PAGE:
Looking back at the last few years, from where we currently stand, life was fairly easy. The UK stayed afloat without any wars happening on the island, we avoided famine, most major disasters, earth quakes, massive land fires. Lucky lucky. Till this month, when our luck ran out.
The shit storm has well and truly landed and it looks like it’s here for the foreseeable future. Or maybe for three months if we all get on board. Or maybe for a year if we don’t.
I am not going to preach the superiority and wisdom of those staying in, or berate those going out, as we are all different, we digest information differently and if we were all smart, we wouldn’t need police to separate us when fighting over a box of pasta.
I am going to go back to basics, and write a post (or maybe a few) about the week in the life of your photographer. I have been meaning to write it for ages, and on any given day in 2019 it would have been much more exciting than right now, but there is some odd beauty in the struggle to stay sane being locked indoors, and if you manage to see it, I will be over the moon.
We are past week one of a lockdown. Officially it’s not quite a lockdown just yet, but we chose to stay in to keep my husband safe.
With two underlying issues and a lung infection from last year that is only just looking like being ok, he is the poster boy for the 3% death rate and as much as he annoys me occasionally, I would not want to bury him just yet. We are about to exchange on a new house and the amount of paperwork to go through again if he was to die would be horrendous. He is also the one responsible for knowing all the passwords at home, where bills are coming from and how the TV remote works. There are many reasons I would rather have him alive, but the main one is quite ordinary: he makes me smile.
So here we are, locked in with a five-year-old. She is actually spot on so far, no bother at all, but working from home with children is a myth. Anything that requires focus is out of the window. I could maybe do knitting, it seems fairly automatic or peeling potatoes. I could probably do that having my daughter around. Anything more and it’s a struggle. Or maybe it’s me. I struggle. We are definitely all different, and I never found parenting easy, so considering the circumstances, I am a ticking time bomb. But one cannot explode. I haven’t finished writing my eulogy yet.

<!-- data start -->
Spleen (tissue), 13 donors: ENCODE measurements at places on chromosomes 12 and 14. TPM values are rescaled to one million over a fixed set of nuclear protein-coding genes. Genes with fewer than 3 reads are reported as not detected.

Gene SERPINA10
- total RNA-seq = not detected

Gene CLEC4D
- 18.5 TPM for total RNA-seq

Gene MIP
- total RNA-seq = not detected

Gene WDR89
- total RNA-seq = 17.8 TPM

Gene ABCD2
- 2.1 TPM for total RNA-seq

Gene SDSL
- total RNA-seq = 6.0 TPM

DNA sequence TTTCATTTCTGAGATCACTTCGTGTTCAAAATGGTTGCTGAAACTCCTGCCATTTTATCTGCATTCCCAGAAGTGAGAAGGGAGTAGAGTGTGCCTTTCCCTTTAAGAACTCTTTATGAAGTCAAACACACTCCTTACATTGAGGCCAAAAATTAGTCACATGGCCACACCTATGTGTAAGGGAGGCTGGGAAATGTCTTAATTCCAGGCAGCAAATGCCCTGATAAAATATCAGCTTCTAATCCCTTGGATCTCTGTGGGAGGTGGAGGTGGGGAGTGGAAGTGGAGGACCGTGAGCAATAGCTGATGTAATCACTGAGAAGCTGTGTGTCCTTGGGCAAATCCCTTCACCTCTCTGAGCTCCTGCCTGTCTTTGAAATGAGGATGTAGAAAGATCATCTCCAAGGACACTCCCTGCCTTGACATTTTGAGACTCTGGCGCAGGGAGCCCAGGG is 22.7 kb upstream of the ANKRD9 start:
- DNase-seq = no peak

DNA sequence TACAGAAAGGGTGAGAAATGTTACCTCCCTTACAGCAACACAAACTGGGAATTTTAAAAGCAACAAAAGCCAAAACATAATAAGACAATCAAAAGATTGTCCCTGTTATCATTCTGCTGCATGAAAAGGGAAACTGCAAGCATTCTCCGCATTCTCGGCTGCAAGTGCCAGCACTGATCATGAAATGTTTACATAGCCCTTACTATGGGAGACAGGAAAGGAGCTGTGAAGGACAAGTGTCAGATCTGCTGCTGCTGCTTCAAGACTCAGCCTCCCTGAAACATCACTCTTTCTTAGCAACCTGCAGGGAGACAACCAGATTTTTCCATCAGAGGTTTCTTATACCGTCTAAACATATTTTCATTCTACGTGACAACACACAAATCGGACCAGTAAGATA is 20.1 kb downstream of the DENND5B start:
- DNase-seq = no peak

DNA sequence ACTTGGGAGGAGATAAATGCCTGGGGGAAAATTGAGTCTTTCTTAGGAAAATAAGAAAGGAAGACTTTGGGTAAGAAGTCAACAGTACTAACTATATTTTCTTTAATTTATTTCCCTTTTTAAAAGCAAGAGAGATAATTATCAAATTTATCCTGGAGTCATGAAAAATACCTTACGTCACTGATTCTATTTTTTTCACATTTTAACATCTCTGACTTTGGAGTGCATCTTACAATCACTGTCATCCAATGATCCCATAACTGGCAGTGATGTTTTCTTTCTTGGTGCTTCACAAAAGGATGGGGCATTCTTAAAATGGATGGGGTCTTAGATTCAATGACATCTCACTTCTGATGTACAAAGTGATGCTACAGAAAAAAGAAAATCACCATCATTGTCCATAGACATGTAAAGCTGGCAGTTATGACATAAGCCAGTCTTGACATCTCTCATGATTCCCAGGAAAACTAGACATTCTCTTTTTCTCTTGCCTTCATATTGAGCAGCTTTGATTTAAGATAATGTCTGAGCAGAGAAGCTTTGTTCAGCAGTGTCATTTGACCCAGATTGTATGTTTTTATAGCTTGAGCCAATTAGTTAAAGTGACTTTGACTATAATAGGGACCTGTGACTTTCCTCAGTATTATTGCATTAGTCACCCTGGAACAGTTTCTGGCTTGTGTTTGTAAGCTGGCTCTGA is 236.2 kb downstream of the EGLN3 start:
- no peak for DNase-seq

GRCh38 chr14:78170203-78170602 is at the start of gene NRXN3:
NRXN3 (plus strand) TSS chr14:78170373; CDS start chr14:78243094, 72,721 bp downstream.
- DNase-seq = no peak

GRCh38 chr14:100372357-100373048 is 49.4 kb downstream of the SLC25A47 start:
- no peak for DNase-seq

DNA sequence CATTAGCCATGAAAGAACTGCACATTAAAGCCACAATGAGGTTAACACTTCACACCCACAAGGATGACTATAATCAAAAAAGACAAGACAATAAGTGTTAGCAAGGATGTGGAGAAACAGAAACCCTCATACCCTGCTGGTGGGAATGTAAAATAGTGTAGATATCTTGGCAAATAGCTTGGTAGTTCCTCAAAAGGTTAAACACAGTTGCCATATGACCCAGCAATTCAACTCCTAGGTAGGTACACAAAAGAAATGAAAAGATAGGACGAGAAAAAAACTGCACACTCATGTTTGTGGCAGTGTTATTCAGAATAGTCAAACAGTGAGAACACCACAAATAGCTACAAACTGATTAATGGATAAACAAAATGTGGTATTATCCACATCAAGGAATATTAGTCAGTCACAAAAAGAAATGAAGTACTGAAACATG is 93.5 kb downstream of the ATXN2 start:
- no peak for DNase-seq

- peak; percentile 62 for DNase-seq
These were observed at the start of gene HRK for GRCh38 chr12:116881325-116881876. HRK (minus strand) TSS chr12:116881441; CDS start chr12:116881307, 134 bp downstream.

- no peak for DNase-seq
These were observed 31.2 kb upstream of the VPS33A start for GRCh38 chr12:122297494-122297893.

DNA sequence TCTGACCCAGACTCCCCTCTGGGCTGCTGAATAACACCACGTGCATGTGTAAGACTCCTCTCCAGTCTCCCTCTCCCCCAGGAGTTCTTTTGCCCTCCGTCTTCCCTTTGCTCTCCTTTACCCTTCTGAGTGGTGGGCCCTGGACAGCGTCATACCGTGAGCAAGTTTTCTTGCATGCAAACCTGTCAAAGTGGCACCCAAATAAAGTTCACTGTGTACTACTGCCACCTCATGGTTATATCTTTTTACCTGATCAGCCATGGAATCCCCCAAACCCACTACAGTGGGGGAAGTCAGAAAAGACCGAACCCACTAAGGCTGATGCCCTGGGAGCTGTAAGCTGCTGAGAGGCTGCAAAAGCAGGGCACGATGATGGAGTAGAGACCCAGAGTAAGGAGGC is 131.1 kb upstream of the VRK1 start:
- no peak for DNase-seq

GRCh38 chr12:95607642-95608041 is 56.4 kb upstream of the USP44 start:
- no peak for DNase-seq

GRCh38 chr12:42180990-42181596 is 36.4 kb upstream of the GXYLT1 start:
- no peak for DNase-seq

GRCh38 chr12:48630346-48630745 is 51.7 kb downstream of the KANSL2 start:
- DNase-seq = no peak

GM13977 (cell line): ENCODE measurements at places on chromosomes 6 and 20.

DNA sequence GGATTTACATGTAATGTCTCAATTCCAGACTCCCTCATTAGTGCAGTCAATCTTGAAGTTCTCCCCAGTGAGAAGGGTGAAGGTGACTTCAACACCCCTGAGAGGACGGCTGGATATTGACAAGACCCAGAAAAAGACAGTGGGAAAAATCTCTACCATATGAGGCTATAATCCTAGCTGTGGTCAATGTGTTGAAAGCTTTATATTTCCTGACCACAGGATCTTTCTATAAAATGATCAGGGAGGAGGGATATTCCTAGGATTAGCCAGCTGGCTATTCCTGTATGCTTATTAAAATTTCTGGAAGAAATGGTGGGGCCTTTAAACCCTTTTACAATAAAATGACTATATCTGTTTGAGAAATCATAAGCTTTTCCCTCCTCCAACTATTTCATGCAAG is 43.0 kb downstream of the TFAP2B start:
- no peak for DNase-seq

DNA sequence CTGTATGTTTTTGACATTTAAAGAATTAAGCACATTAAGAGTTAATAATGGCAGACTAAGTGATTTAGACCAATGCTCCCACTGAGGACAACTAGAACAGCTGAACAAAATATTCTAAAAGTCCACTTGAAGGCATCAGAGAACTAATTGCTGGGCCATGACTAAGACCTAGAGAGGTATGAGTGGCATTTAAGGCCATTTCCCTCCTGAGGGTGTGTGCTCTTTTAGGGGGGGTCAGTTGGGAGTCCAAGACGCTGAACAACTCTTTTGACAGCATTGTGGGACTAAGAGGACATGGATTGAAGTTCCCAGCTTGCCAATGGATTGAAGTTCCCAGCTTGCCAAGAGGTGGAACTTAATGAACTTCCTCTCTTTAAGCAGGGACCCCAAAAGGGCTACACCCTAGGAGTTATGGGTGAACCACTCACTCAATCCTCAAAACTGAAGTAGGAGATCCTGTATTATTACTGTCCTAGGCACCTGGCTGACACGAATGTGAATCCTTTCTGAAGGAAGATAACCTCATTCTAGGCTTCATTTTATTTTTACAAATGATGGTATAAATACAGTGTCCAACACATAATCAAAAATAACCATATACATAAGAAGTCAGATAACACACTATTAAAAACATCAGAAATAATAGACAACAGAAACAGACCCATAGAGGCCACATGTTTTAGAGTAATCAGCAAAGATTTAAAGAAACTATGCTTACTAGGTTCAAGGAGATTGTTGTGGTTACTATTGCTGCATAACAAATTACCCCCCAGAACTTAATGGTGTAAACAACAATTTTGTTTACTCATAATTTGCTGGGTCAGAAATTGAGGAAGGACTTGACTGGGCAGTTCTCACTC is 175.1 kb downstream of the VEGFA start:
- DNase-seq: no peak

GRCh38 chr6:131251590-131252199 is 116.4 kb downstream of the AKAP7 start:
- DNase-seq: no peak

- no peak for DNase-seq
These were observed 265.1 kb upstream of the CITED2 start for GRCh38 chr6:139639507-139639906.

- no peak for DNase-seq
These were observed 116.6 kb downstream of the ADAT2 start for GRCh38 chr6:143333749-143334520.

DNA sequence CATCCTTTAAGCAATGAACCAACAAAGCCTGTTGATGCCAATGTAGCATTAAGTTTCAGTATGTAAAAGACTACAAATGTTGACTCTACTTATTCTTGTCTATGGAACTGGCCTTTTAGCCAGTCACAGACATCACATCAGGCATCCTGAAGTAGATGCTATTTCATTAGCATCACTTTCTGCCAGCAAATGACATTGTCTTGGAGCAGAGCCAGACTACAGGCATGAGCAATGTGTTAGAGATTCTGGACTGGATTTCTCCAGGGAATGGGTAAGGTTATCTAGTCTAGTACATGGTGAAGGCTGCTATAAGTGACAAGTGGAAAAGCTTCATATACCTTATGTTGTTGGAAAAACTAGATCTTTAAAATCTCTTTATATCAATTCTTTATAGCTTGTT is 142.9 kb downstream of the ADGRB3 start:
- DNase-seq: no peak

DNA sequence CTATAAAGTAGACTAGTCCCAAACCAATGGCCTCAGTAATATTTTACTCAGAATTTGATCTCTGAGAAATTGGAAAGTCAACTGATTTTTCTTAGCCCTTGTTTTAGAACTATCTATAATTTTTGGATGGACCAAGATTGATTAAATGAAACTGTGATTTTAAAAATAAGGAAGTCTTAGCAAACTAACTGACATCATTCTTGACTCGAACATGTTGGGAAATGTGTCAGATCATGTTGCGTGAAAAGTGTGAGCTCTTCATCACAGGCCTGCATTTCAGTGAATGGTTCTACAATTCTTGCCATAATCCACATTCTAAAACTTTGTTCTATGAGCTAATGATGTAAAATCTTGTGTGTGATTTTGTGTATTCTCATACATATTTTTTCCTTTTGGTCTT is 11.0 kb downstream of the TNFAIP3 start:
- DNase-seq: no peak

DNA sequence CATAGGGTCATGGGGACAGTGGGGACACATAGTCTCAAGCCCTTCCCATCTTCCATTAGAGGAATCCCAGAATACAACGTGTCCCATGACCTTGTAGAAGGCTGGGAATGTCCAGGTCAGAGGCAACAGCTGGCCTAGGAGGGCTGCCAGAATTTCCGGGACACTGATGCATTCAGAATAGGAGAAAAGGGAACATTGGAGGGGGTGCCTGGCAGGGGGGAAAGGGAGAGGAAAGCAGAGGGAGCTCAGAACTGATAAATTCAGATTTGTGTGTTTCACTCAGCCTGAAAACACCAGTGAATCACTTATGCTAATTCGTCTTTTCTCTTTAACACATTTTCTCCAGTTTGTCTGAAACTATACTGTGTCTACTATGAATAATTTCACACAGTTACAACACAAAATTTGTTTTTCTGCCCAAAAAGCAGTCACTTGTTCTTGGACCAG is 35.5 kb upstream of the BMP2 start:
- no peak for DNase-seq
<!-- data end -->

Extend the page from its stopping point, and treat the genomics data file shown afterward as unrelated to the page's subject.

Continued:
So here we are. Schools are officially closed from tomorrow. We are being told to teach our children at home. Those are exceptional circumstances, but no armageddon will ever turn me into a teacher. Which is quite ironic, given I travel around the country to teach adults. Kids however are another species. They don’t listen (to me), they goof about, and you can’t shout at them as they will start crying and use this traumatic experience from their childhood to explain all their future failures. Nope. Not on my watch. I will actively let them run wild for now, and hope this hell ends quickly. It’s not due to lack of trying. I gave homeschooling a go. Just like turning vegetarian, or joining the gym, this also didn’t last long.
When shit hit the fan, we got the essentials (more on that later) and head over to Smyths toy store to stock up on time fillers. Armed with toys, games and gadgets, we joined the queue of folks having the same idea. At home the plan met the reality and our one month of toy supplies got dismantled in a day. Tip for you all if you have younger kids: we all want to think our offsprings are gifted, but 1000 piece puzzle set for a five-year-old is an overkill.
As I am writing this, Amazon delivery knocks on the door. There is a tiny girl standing there with our parcel. In case you wonder, it was a box of lighters for when the world ends and we go off-grid and need to camp in the woods and start fires to heat up the can soups from the pantry. According to my husband, if it ever comes to this, we would have bigger problems than lighters, but I ignore this. It’s one man’s opinion. I like to be prepared. We have the lighters. But I digress. The girl!
She was about eight years old, standing there with our delivery. Her mum, the delivery driver, was down the drive, in the car. She must have figured out since children are pretty immune to this crap, she is safer sending her daughter to do the face-to-face job. The flaw in his plan made me feel as though I was a cast of the “Idiocracy” movie, but maybe she was just tired. Or maybe she was teaching her the value of work and she was in fact earning her keep and doing it for her pocket money. Who knows.